Social Media Claim
"Can you hear me" phone scam is fake
This Facebook post from July 26, 2019 claims Australians are falling victims to a phone scam by simply saying 'yes'.
AAP FactCheck examined a Facebook post from July 26, 2019 claiming Australians were being defrauded by answering a scam phone caller who repeatedly asks “can you hear me”. Answering “yes” allowed the scammer to record the victim’s voice use it to then “authorise payments or chargers in the victim’s name”.
The information about the alleged scam was contained in an image of a print newspaper story. The story references Sunshine Coast Police in south east Queensland warning anyone who received a “can you hear me” call had “legitimate and serious reasons to be concerned”. “Police say if you get a ‘can you hear me?’ call hang up and don’t respond. If you do respond with a ‘yes’ alert your financial institution, monitor your accounts closely and contact ID Care”, Australia’s national identity and cyber support service.
The Facebook post is captioned “be aware”.
The same post had been shared by a number of other Facebook users and has collectively amassed over 2,500 shares.
The alleged scam spread to the UK and USA and featured in media reports, including this screen shot from a Florida TV news station WPTV story.
AAP FactCheck could not find a source for the original print story pictured in the Facebook post, but found a similar story in the Queensland newspaper the Sunshine Coast Daily on page five of the April 28, 2017 edition.
According to another April 29, 2017 Queensland media report the “can you hear me” scam had been spread in America and the United Kingdom.
An earlier February 2017 UK media report, stated the same “can you hear me” scam was being used to foist unsolicited goods on unsuspecting customers. If the customer refused to pay for the goods, they were played their recorded “yes” answers and threatened with legal action.
A January 2017 American media report also cautioned people against being caught by the scam and incurring rogue charges on phone and utility bills and credit cards. Another 2017 report by Florida TV news station WPTV included a re-enactment warning of the “four little words that could cost you big”.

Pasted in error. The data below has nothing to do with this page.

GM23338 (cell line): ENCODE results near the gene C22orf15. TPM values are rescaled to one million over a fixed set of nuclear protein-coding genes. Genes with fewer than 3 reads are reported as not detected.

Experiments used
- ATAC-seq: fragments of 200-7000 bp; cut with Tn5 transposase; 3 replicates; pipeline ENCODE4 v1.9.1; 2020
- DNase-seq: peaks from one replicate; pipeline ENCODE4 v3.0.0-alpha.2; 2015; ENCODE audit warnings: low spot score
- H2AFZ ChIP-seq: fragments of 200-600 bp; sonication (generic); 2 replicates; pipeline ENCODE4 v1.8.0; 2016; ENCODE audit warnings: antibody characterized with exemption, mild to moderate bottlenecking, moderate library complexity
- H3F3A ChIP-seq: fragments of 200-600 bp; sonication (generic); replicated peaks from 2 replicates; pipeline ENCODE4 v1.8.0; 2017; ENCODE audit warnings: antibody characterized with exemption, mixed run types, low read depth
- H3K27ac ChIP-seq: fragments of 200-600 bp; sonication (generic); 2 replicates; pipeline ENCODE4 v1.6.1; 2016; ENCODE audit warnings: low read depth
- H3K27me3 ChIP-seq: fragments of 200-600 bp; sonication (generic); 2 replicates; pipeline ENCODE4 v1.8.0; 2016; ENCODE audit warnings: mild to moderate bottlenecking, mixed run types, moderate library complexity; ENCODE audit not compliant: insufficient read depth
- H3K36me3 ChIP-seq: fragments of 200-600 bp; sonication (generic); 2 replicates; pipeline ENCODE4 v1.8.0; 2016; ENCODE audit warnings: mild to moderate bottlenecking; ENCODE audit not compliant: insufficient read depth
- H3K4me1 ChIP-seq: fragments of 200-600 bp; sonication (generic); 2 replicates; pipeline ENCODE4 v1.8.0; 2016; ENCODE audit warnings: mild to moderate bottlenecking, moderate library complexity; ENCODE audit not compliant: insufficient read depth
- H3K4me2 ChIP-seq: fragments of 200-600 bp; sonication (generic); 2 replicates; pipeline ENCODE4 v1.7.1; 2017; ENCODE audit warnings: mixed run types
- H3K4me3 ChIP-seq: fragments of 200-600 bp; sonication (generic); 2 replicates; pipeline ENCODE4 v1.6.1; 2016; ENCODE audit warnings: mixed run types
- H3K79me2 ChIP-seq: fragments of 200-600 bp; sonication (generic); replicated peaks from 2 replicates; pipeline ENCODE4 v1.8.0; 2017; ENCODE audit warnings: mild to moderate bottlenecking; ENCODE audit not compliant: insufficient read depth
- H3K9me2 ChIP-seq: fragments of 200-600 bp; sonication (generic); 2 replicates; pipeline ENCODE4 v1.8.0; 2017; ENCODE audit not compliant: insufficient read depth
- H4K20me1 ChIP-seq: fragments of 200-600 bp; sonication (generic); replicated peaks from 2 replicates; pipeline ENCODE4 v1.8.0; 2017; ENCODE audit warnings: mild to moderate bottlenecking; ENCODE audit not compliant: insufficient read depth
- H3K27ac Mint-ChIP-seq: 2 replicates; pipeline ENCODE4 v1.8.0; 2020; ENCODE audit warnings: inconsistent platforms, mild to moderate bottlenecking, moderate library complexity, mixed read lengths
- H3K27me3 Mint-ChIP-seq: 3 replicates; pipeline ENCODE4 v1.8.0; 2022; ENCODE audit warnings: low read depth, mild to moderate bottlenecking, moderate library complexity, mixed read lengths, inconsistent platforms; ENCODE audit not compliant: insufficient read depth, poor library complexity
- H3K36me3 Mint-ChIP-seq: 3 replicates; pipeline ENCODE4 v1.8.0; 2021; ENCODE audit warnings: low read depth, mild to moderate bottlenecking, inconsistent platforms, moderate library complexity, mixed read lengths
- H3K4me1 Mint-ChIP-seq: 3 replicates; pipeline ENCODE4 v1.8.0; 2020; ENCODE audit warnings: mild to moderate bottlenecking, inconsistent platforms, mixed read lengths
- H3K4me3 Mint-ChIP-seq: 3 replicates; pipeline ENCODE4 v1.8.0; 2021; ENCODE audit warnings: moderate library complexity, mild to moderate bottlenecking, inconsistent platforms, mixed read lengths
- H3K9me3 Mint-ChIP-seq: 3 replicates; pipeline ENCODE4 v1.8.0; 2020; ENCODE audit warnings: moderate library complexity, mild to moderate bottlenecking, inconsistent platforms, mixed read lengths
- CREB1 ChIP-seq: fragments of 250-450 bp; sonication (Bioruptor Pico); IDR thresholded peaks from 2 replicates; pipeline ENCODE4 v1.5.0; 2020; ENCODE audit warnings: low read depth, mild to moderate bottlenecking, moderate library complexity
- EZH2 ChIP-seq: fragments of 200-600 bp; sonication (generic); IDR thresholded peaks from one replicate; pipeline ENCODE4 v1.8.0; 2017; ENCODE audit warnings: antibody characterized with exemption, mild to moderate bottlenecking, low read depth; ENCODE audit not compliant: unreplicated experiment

AAP FactCheck spoke to Queensland Police, who issued a warning about the scam on its website in April 2017. Queensland Police told AAP FactCheck the scam could only work if the scam caller already had personal details of the victim such as their name, date of birth, address, post code and driver's licence number.
Queensland Police also said it advised anyone who suspected they had fallen victim to the scam to contact ID Care, as it was better placed to assess the risks of any “can you hear me” phone call.
ID Care told AAP FactCheck it had received no reports from any individuals who had responded yes to this scam and had then experienced identity fraud or related misuse of accounts. Managing director Professor David Lacey said ID Care had checked with several financial institutions and they had no reports either.
“IDCARE does not believe that these calls relate to scam activity. IDCARE also does not believe that an individual’s bank account is at risk,” Prof Lacey told AAP FactCheck.
Andy White, CEO of AusPayNet, an Australian payments industry body that protects individuals and business using payment networks, told AAP FactCheck the scam was fake.
“Financial institutions use a variety of different security methods to protect customer accounts; payments cannot be authorised with only the word ‘yes’,” Mr White said. “Nonetheless, individuals should always be alert to potential scams, including those by phone … and if you are suspicious of a caller, it is important to hang up immediately.”
Western Australia ScamNet, a scam profiling website run by the WA government, debunked the scam in 2017, stating it was being used as a ploy to sell call blockers, apps or devices that help screen unwanted calls. WA ScamNet stated the scam “doesn’t make sense and we do not consider ‘can you hear me? scam’ warnings to be genuine.”
Fact checking organisation Snopes also investigated the scam in January 2017, finding it was more likely a “suggestion of a hypothetical crime scheme than a real one that is actually robbing victims of money”. Snopes recorded a verdict of “unproven” but noted no relevant authorities confirmed any documented cases of anyone falling victim to this scam.
Based on this evidence, AAP FactCheck found the Facebook post to be false. Scammers are unable to access a person’s finances by just using a recorded “yes” response.
- False - The Facebook post is false.
First published August 6, 2019 3:13 AEST